Even though it does close the backdoor, it is generally thought that once a system is cracked, it cannot be resecured in any other way than wiping the disks and starting over.
Assuming that the worm is written well enough that it always does exactly what it is supposed to do, I feel a patcher worm is a good thing for the Internet.
The systems that the Cheese worm is breaking into are already wide open due to the 1i0n worm. After finding an open system, a cracker could use it to mask their identity during further attacks, but after the Cheese worm has patched a system, it becomes significantly harder for a cracker to use a 1i0n worm infected system for attacking other computers.
Since it is impossible for the cracked systems to be resecured until the system's disks are wiped and everything reinstalled, the administrators of 1i0n infected systems have nothing to lose from the Cheese worm patching their system. Furthermore, bandwidth usage of the scans by the Cheese worm is similar to the amount used by 1i0n worm scans. The Cheese worm simply increases the security on the systems it invades.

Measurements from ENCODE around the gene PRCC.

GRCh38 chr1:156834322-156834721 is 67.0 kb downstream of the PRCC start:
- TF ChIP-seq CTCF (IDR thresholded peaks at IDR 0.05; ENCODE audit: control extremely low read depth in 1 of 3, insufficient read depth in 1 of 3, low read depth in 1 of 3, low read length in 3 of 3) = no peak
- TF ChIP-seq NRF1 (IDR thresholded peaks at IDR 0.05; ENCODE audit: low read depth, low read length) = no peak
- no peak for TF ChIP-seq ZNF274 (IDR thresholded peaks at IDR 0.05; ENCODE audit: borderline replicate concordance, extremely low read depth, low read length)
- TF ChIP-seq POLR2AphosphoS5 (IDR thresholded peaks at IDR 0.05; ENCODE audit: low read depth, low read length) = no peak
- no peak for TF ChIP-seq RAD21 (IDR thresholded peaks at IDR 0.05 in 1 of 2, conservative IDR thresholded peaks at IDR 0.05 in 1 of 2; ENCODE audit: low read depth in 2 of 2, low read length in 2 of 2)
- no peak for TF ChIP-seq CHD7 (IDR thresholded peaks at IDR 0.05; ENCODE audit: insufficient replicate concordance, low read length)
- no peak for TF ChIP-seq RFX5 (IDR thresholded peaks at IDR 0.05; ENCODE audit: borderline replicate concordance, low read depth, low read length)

Considering it has been 3 months since the 1i0n worm was released, it is fair to assume that systems still infected by the 1i0n worm have administrators that do not plan to fix the systems in the near future.
While it is illegal to access another computer without authorization (IANAL), the Cheese worm does help the internet as a whole become a better place by limiting the number of open systems for less experienced crackers to use for attacks. Still, the Cheese worm sets a dangerous precedent if widely accepted as a positive contribution to the field of security because that sounds like the security community is saying it is okay for a cracker to take over a person's computer as long as the cracker's heart is in the right place.